In our first installment of the Game Changers Series, we profiled a top executive of Canada’s premier training and simulation technology and services company.
Now, we’d like to introduce you to a fast-rising young woman who built a company that is revolutionizing the defence procurement industry.
Nicole Verkindt is the founder and president of OMX. She was only 27 when she launched the company back in 2012.
OMX is dramatically changing the way companies in the defence, aerospace and security industry do business with the government by a secure, subscription-based software platform that serves as a Web-based matchmaker for companies and government agencies seeking products and services.
OMX provides access to tens of thousands of companies and RFPs, RFQs and RFIs categorized by region, size, local content, certifications, and capabilities. The platform generates real-time analytics and reporting to ensure companies are ahead of their offset obligations as a result of winning government contracts.
The online procurement exchange platform is the only one in the world, according to OMX, which manages “offsets” or obligations government contractors have to invest in local economies as part of the contract. The platform also generates real-time analytics of data that enables governments to understand the economic impact of procurement decisions.
Since its inception, OMX has evolved into a powerful online marketplace with subscribers from the world’s top defence, aerospace, and shipbuilding sectors as well as tens of thousands of local suppliers around the globe.
Before heading OMX, Nicole launched Tiburon (the Spanish word for shark) in 2008. The offshore manufacturing firm based in the Dominican Republic sold shelter components for government contractors during the Afghanistan and Iraq wars. During this time, Haiti was struck by a killer earthquake. Nicole founded a non-profit organization called GlassFrog which provided aid to victims of the catastrophe.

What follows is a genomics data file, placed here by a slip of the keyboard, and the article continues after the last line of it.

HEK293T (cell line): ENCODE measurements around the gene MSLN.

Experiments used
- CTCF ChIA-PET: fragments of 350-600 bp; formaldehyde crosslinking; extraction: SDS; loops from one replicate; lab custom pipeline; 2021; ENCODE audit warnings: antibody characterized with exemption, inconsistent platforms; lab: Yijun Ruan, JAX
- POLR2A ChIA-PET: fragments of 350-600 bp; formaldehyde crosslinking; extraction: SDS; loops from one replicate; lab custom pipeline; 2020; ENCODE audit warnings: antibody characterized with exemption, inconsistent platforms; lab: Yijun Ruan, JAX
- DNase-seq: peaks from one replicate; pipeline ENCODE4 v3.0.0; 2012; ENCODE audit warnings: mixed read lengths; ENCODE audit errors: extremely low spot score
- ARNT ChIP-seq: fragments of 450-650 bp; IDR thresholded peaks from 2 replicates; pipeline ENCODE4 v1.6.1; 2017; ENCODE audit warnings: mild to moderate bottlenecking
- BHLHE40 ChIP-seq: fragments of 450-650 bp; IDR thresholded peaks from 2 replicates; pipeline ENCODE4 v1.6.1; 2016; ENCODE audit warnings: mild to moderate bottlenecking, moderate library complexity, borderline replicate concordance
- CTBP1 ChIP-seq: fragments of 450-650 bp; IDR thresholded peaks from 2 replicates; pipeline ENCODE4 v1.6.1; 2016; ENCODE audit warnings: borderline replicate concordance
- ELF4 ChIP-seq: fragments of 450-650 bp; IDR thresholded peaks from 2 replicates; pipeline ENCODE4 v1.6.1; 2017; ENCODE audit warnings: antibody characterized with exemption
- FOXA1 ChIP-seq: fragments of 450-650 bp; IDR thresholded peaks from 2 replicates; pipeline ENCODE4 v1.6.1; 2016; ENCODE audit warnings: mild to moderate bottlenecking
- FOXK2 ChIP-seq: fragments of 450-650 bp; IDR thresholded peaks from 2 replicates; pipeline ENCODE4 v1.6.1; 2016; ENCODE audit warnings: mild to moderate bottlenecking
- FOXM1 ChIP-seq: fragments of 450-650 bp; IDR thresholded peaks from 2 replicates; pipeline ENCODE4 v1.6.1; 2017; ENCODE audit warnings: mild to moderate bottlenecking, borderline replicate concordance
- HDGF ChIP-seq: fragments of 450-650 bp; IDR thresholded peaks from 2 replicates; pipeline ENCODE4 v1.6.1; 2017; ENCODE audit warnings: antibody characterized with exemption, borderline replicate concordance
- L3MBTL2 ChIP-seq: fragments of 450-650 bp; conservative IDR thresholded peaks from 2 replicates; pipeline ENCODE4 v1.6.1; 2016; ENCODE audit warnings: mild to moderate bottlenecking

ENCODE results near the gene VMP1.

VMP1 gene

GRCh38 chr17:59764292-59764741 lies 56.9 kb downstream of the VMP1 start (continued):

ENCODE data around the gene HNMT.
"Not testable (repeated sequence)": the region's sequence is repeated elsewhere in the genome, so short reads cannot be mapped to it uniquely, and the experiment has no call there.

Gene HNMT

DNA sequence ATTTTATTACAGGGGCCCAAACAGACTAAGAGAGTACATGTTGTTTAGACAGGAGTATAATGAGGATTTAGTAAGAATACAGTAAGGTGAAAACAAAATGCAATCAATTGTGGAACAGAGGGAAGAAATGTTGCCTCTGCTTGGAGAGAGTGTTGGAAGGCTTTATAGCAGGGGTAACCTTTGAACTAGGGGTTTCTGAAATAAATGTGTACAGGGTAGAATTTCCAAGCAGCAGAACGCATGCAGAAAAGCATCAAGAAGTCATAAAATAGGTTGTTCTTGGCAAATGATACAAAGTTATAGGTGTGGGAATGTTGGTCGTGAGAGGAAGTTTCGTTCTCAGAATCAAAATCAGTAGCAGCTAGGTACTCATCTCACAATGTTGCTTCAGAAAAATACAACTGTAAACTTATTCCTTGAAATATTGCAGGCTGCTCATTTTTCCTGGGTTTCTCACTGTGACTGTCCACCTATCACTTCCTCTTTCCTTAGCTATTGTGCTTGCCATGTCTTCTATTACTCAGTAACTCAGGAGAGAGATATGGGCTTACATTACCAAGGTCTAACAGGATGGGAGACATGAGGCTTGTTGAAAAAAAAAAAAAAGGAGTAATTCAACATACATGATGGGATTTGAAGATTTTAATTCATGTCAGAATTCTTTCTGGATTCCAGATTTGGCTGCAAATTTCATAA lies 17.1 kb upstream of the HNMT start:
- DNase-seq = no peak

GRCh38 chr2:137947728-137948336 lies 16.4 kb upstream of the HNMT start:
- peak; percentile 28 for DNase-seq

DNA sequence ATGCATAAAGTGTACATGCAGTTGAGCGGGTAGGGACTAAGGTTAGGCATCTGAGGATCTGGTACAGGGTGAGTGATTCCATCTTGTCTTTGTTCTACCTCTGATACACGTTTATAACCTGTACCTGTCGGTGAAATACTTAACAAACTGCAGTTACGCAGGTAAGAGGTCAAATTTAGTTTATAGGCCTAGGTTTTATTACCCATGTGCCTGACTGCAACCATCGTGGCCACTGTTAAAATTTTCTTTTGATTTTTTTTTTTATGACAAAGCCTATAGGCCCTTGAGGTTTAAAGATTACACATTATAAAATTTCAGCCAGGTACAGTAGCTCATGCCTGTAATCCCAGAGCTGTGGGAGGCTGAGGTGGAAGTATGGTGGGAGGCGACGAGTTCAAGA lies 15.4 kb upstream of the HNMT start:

Later on, Nicole integrated Tiburon into the family business, GMA. In 2011, she led the sale of both companies to a private equity firm.
We asked Nicole a few questions to get to know her better.
Vanguard Magazine: Please describe to us your role at OMX.
Nicole Verkindt: As founder and president my role is to keep pushing growth in other areas, other places where we can offer more value than what is there now.
VM: How did you start out in this industry and how has it brought you to where you are today?
NV: The first business I started was called “Tiburon” which is the Spanish word for the only animal that could kill my family’s business (GMA), our biggest competitor Saab Barracuda.
I took out a load and opened an offshore manufacturing business manufacturing subcomponents for large shelter systems, camouflage nets, and vehicle components.
We had about 70 Dominican employees. I lived on the beach and had to learn “shop floor Dominican Spanish if I wanted to make our deliveries to the U.S. Department of Defence on time during the height of the Iraq and Afghanistan wars.
That business was a sudden and immediate lesson in the stark realities of entrepreneurship, which essentially come down to one lesson: deliver and watch cash flow.
VM: What was your aha moment?
NV: I don’t believe in aha moments…The true creative geniuses understand that being a “game changer” is actually a long (often boring) process of constantly engaging potential users, listening, changing again, seeking help and advice from everyone around you and constantly re-creating.
But to answer your question, I found myself suddenly without a job after selling to a private equity company. I was passionate about helping up the ante for Canadian industry in government procurements. I knew I loved that mission, I just had no clue to I would get there in the beginning.
One step at a time led us to where we are today.
VM: What was your most challenging moment?
NV: After spending many hundreds of hours working with a venture capitalist, they finally agreed to move ahead with a major investment in OMX. That evening, I celebrated with the team, giddy that we had finally got our first big break.
The next morning, on signing day, they backed out because they received a call from “an industry expert” advising them that the defence sector will never change. I’m sure Blockbuster thought the same, despite getting hundreds of calls from Netflix asking for investment at an obscenely low valuation, until the day it did change.
VM: What habit contributed to your success?
NV: Unglamorous Sundays in the office.
VM: What was the best advice you ever received?
NV: Act “as if.” You have to do a lot of pretending and have the confidence to “fake confidence” in the beginning.
VM: What people or organizations do you believe best embody the innovator mindset?
NV: Elon Musk: Tesla, SpaceX
VM: What do you think our readers can take away from this?
NV: If you are not moving forward, you are moving backwards. We can’t just throw our hands up and say “well the defence industry will never change.” The truth is we are in the most innovative sector in the world.
Technology is changing exponentially…I am confident that if you embrace that change, despite ridicule, you will win in the long run.
VM: Any parting advice?
NV: We all need to work together to solve the big challenges coming up next.
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